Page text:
CHARLESTON, W.Va.--The state Legislature resurrected and swiftly passed a 1-cent reduction in the food tax Wednesday.
The reduction takes effect Jan. 1, 2012.
The action came at the end of an afternoon that began with a show of unity in the state Senate and climaxed in a heated confrontation among House leaders before the final vote.
After some arm twisting from their official leader, members of the Senate Wednesday afternoon found a way to insert acting Gov. Earl Ray Tomblin's proposed food tax reduction into another bill.
Tomblin, who is acting as governor by virtue of his position as Senate president, on Monday had launched a full-court press to get lawmakers to revive his proposal to lower the food tax from 3 to 2 percent beginning Jan. 1, 2012.
He even threatened to veto lawmakers' proposal to grant pay raises to teachers and state employees if they took no action on the tax cut this week, the final week of the 60-day regular session. He said he then would force lawmakers to address the tax cut in a special session later this month.
Tomblin has argued it is unfair to give public employees pay raises while doing nothing to ease the tax burden on West Virginians still reeling from a recession.
Tomblin met Monday with fellow Democratic senators to lobby for the tax cut.
Acting Senate President Jeff Kessler, D-Marshall, had described the food tax cut as "dead" as late as last Friday afternoon, but after that meeting it was back on the table.
On Wednesday the Senate followed through on promises to reconsider the tax reduction by amending it into another bill. The original bill to reduce the tax was out of play because it hadn't been passed by an earlier deadline laid out in Senate rules.
House Bill 2971, described as relating to "durable medical equipment," was one of the few bills alive in the Legislature dealing with state sales taxes. On a unanimous vote by the Senate on Wednesday, it now contains the 1 percentage point cut in the food tax.
"It gives us an opportunity to keep the bill alive and send it over to the House," Senate Finance Chairman Roman Prezioso, D-Marion, said following Wednesday's floor session.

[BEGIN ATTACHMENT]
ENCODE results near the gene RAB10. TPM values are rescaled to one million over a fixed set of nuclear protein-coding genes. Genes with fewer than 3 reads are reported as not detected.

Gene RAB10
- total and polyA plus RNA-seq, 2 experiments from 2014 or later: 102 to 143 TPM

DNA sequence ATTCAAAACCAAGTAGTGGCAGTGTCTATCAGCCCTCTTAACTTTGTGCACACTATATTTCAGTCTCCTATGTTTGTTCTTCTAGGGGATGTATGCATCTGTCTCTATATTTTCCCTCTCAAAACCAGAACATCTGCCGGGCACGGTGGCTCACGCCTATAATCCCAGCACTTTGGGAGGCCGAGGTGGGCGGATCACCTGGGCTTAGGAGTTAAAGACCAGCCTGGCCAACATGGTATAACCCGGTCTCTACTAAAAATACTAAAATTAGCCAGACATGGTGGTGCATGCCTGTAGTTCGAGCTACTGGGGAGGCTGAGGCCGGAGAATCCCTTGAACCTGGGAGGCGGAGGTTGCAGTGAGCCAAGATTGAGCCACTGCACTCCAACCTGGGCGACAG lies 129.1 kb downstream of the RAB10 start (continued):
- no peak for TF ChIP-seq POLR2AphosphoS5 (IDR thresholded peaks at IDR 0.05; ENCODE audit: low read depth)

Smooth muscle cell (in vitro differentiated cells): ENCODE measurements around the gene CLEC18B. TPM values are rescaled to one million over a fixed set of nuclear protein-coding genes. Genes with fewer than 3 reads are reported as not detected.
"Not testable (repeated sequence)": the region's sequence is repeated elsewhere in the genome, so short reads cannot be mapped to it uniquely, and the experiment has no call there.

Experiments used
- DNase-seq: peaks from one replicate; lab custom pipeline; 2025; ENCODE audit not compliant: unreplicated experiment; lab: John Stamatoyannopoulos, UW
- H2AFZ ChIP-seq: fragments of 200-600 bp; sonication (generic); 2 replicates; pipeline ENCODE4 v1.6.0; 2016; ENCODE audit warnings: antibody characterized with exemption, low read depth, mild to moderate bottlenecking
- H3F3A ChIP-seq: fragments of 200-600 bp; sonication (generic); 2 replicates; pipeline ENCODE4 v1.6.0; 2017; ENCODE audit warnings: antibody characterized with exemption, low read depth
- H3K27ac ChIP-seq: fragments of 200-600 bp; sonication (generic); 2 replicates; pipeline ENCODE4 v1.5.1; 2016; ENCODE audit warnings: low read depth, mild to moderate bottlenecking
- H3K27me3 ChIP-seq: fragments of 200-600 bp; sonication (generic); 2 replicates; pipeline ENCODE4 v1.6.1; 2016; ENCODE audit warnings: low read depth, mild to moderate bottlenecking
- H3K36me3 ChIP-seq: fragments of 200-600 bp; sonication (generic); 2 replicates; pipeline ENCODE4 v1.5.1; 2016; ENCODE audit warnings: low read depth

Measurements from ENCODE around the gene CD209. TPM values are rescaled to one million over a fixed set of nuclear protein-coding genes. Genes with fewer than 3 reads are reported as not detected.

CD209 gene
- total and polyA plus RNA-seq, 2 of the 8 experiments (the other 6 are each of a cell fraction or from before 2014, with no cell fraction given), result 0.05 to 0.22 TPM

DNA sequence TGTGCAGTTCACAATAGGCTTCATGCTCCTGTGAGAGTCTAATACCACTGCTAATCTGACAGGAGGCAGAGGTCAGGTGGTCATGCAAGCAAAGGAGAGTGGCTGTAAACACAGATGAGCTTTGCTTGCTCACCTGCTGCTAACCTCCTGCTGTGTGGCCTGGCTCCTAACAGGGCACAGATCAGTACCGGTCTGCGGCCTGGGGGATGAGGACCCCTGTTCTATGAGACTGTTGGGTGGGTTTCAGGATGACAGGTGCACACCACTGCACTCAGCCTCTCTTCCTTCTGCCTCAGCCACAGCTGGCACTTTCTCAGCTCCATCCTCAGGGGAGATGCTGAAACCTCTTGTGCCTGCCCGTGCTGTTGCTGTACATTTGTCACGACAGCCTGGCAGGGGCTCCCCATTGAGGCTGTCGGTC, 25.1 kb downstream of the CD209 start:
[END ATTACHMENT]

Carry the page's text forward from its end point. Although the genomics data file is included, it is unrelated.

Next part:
Did Tomblin's pitch in the Democratic caucus Monday lead to Wednesday's Senate vote?
"It definitely had an impact," Prezioso said. "It was one of his major initiatives, and I think he deserves the courtesy of having that piece of legislation go down to the wire."
Following the Senate vote, Tomblin held a press conference praising members for their action.
"By reducing the sales tax on food by 1 cent, we're giving back to our hard-working families, seniors and all West Virginians," Tomblin said.
"In these tough economic times, we have all been making concessions. This tax cut puts money back into West Virginians' pockets."
While the press conference had been billed as including leaders from both the House and Senate, Tomblin was flanked only by senators as he spoke.
The fate of the tax cut then resided with the House.
House Republicans and Speaker Rick Thompson, D-Wayne, had said they preferred a complete elimination of the tax rather than a 1-cent reduction.
Republicans had argued the state could afford the cut now, while Thompson favored tying the reduction to some financial benchmark.
Tomblin continued to push for only a 1 percent reduction during the press conference.
"Let's be responsible," he said.
"We're going to be back here again in January; let's see what our financial condition is.
"None of us know what next year will bring. I think the responsible thing for all of us to do is let's try to take this 1 cent off this year - which we can afford - and then let's go back in January and see how our finances are stacking up next year."
The bill hit the House floor when delegates reconvened for a 5:30 p.m. session.